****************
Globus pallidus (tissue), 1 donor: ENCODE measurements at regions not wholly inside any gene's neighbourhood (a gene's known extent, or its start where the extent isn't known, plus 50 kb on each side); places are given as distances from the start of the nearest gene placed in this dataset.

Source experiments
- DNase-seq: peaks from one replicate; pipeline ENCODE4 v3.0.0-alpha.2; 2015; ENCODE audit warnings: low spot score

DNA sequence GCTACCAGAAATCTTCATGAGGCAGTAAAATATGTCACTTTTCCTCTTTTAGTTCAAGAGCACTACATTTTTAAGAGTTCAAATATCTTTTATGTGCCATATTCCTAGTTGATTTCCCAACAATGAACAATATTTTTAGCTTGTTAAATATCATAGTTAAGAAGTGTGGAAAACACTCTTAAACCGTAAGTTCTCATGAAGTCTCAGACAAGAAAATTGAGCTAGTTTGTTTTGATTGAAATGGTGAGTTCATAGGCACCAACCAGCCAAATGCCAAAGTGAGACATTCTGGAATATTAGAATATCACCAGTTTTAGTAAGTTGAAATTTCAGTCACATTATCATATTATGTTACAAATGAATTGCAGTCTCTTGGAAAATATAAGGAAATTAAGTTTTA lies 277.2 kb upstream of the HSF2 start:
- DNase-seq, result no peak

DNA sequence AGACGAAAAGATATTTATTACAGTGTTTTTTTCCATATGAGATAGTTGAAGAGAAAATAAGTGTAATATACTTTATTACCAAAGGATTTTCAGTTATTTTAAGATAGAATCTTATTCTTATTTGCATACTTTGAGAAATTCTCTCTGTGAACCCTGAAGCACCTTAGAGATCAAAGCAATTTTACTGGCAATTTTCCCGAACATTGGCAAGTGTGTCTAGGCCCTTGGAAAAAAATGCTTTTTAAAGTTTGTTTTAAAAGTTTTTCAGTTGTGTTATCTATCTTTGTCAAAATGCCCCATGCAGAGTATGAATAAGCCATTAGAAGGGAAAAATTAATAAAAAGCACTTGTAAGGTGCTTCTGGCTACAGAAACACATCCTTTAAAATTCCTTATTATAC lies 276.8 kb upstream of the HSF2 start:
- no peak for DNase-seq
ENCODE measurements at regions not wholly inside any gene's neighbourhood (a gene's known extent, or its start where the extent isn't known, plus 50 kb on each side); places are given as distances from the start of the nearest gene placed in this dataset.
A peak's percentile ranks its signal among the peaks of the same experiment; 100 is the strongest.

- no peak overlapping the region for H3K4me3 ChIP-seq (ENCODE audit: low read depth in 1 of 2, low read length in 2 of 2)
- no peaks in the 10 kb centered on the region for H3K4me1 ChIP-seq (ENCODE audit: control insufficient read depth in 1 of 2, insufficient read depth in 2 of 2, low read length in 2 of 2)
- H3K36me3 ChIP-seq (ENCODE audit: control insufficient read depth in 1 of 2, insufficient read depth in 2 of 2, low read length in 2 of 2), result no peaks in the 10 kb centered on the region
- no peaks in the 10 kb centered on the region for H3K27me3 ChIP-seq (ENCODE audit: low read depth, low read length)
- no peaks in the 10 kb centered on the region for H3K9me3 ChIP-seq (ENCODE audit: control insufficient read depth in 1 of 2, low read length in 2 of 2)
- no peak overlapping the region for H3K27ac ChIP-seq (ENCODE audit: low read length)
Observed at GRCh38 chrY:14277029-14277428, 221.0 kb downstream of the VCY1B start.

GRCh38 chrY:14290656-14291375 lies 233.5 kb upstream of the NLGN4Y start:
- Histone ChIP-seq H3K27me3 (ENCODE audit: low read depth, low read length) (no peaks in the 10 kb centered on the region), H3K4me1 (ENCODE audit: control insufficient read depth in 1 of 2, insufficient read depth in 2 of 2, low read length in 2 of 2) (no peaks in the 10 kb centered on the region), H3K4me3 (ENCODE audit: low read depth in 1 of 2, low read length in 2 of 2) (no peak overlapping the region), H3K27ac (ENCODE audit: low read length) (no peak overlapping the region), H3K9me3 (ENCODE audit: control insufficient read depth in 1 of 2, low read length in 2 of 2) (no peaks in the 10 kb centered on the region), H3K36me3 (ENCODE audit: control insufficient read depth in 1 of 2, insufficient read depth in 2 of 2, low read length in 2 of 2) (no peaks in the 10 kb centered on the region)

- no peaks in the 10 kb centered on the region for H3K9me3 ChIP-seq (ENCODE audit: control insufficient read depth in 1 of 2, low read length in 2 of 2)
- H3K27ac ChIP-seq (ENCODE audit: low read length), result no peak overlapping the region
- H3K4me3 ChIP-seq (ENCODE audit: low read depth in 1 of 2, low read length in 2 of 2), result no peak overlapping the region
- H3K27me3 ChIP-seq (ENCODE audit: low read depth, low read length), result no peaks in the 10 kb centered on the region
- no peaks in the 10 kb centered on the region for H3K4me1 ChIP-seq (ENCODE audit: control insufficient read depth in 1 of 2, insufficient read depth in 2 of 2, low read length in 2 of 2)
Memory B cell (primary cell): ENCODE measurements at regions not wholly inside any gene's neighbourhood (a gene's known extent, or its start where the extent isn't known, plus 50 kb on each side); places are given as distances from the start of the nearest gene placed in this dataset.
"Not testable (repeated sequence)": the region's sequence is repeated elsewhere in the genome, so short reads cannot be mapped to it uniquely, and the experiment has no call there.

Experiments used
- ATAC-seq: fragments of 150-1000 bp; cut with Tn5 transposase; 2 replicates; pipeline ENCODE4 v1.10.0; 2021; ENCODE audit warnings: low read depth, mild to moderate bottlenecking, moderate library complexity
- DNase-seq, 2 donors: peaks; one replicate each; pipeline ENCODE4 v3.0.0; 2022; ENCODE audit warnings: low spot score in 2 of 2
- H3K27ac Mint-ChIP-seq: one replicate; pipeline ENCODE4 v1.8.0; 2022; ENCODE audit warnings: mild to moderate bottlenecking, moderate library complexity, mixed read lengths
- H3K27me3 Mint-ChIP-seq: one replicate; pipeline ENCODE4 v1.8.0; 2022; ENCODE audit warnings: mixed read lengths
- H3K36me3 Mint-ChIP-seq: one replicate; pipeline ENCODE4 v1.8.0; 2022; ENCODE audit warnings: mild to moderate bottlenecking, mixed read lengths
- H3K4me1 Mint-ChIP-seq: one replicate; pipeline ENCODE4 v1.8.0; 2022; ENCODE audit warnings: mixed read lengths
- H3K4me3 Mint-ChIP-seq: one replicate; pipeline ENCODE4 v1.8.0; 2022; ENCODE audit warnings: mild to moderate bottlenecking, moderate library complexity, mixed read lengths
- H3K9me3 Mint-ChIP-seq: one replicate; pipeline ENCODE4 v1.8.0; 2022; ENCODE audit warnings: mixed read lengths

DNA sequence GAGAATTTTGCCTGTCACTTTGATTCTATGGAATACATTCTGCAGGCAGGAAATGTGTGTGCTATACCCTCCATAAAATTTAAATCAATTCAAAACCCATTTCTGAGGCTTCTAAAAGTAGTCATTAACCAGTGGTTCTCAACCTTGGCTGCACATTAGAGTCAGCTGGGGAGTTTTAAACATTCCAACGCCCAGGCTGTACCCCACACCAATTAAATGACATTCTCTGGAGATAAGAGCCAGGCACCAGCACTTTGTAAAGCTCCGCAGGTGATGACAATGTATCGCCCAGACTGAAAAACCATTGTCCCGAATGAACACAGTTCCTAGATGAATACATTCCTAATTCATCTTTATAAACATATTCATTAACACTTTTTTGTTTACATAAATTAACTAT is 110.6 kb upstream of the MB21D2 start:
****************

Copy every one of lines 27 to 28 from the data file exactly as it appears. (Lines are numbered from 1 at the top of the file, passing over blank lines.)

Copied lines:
- ATAC-seq: fragments of 150-1000 bp; cut with Tn5 transposase; 2 replicates; pipeline ENCODE4 v1.10.0; 2021; ENCODE audit warnings: low read depth, mild to moderate bottlenecking, moderate library complexity
- DNase-seq, 2 donors: peaks; one replicate each; pipeline ENCODE4 v3.0.0; 2022; ENCODE audit warnings: low spot score in 2 of 2